In his speech to the Rota, the Holy Father offers a refreshing correction to that idea,
È bene ribadire con chiarezza che la qualità della fede non è condizione essenziale del consenso matrimoniale, che, secondo la dottrina di sempre, può essere minato solo a livello naturale (cfr CIC, can. 1055 § 1 e 2). Infatti, l’habitus fidei è infuso nel momento del Battesimo e continua ad avere influsso misterioso nell’anima, anche quando la fede non è stata sviluppata e psicologicamente sembra essere assente. Non è raro che i nubendi, spinti al vero matrimonio dall’instinctus naturae, nel momento della celebrazione abbiano una coscienza limitata della pienezza del progetto di Dio, e solamente dopo, nella vita di famiglia, scoprano tutto ciò che Dio Creatore e Redentore ha stabilito per loro. Le mancanze della formazione nella fede e anche l’errore circa l’unità, l’indissolubilità e la dignità sacramentale del matrimonio viziano il consenso matrimoniale soltanto se determinano la volontà (cfr CIC, can. 1099). Proprio per questo gli errori che riguardano la sacramentalità del matrimonio devono essere valutati molto attentamente.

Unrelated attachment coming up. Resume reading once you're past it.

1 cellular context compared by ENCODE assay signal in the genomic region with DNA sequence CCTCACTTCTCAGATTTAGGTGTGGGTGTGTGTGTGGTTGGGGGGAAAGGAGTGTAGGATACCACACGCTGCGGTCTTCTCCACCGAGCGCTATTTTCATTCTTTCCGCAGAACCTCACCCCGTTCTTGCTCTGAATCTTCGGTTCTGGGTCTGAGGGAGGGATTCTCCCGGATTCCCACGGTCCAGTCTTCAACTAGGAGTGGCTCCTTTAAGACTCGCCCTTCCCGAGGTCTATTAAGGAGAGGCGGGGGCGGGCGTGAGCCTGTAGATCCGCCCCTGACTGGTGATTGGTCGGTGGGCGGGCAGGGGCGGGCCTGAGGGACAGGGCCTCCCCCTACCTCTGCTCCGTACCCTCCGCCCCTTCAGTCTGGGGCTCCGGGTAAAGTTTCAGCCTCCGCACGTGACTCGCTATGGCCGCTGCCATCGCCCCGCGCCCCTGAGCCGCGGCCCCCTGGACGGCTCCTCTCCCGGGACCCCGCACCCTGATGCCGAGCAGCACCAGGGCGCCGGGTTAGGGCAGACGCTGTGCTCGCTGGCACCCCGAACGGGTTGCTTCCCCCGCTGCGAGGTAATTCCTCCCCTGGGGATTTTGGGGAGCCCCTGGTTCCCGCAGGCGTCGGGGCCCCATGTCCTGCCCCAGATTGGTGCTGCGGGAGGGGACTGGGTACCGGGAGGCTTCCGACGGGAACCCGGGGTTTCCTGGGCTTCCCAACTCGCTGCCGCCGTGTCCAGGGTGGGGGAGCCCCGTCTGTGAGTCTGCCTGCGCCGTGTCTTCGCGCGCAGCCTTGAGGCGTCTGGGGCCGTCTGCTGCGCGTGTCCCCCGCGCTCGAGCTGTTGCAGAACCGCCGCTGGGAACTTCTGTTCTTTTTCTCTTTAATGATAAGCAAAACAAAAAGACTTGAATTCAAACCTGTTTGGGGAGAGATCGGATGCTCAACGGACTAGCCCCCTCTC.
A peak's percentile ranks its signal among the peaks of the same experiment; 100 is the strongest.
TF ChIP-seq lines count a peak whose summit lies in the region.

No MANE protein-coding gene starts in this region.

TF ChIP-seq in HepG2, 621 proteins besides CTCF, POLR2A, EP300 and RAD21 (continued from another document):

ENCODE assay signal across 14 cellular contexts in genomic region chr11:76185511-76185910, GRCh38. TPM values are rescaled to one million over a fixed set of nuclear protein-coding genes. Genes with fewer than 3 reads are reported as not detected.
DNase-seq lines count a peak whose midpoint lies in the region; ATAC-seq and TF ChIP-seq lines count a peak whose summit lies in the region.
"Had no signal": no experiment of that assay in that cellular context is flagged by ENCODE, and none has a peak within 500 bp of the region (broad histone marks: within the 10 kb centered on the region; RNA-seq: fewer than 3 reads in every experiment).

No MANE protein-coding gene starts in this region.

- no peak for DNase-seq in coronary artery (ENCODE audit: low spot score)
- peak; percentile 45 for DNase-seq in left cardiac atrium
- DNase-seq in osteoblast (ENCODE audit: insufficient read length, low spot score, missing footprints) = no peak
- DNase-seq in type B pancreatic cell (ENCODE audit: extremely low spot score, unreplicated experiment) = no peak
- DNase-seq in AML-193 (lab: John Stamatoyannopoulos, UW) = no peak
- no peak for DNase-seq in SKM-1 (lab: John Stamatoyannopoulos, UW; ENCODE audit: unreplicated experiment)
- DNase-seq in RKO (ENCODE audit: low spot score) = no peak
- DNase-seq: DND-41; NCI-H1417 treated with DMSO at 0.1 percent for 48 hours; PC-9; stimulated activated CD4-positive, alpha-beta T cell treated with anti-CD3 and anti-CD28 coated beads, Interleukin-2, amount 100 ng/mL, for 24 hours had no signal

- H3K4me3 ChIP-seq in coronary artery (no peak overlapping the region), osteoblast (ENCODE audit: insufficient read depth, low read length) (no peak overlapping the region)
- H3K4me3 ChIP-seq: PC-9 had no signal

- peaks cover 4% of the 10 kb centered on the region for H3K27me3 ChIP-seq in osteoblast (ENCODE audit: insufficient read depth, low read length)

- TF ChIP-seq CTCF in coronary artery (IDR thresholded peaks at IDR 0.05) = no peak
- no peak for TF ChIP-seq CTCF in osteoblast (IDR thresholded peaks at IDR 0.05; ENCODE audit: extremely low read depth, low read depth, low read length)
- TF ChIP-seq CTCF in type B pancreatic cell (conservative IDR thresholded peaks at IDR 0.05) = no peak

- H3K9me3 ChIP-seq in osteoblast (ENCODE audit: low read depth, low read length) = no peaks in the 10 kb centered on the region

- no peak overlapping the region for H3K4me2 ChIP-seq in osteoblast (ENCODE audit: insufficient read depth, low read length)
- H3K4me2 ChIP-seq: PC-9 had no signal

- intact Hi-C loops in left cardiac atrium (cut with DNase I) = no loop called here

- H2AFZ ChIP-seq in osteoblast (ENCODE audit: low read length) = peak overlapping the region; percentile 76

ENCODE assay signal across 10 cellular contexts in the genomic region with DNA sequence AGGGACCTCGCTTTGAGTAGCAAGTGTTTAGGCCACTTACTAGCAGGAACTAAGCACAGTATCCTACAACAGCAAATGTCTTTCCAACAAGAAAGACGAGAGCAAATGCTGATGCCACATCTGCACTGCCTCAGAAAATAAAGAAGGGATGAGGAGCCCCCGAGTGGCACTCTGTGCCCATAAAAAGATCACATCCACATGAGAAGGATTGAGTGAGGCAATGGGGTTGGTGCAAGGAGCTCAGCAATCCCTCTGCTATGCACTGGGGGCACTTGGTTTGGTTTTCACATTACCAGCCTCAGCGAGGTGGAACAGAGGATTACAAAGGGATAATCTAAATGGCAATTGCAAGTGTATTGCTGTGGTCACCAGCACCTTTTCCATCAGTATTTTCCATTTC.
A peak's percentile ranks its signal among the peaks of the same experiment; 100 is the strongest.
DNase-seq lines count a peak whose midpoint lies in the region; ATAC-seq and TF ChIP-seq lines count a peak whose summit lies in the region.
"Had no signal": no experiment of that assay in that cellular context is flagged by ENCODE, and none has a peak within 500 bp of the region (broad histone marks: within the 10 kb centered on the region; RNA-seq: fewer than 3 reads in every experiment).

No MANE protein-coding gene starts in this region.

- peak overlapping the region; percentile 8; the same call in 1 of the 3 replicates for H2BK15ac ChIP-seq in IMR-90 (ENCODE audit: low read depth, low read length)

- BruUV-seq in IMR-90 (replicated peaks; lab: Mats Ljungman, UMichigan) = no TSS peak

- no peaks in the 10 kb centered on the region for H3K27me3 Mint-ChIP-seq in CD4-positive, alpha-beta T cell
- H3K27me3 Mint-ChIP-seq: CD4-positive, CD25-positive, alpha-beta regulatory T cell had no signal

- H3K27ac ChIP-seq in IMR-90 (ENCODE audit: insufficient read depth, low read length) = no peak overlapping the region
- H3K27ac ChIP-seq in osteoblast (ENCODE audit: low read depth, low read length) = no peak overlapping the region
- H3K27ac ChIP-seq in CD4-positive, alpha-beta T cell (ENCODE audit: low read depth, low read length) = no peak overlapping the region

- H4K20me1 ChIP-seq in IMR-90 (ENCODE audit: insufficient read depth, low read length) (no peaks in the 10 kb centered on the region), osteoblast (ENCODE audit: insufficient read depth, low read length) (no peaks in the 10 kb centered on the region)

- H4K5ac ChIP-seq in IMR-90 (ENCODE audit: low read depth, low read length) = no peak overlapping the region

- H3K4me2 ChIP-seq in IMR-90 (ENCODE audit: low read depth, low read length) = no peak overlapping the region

(Emphasis supplied.) In the translation available from Rorate Caeli, in the context of an article by Antonio Socci, this is rendered,